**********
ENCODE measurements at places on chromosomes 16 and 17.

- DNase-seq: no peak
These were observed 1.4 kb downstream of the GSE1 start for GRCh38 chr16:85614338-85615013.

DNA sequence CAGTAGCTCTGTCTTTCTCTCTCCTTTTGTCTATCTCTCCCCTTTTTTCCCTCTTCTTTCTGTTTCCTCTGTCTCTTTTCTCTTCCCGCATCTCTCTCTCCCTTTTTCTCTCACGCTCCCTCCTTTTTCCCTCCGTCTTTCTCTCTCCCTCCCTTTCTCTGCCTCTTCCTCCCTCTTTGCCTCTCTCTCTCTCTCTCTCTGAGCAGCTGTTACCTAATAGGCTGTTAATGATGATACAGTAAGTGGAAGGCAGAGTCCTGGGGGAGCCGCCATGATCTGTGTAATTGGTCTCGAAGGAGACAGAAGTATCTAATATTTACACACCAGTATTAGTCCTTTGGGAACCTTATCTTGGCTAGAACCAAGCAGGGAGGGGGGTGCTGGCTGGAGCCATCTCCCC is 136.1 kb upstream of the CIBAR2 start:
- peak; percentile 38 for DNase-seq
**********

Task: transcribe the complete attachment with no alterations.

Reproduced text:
ENCODE measurements at places on chromosomes 16 and 17.

- DNase-seq: no peak
These were observed 1.4 kb downstream of the GSE1 start for GRCh38 chr16:85614338-85615013.

DNA sequence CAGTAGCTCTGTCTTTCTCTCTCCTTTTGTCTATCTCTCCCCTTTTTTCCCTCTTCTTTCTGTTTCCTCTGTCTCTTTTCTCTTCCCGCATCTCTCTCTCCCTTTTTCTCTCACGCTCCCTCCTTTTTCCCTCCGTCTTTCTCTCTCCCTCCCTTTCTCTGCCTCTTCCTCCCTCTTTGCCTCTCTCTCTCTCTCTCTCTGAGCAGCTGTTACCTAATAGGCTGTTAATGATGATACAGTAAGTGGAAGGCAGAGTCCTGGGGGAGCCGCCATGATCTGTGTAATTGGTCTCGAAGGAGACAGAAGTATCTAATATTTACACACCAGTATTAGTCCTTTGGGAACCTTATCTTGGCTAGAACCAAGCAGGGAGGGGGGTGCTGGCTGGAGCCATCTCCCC is 136.1 kb upstream of the CIBAR2 start:
- peak; percentile 38 for DNase-seq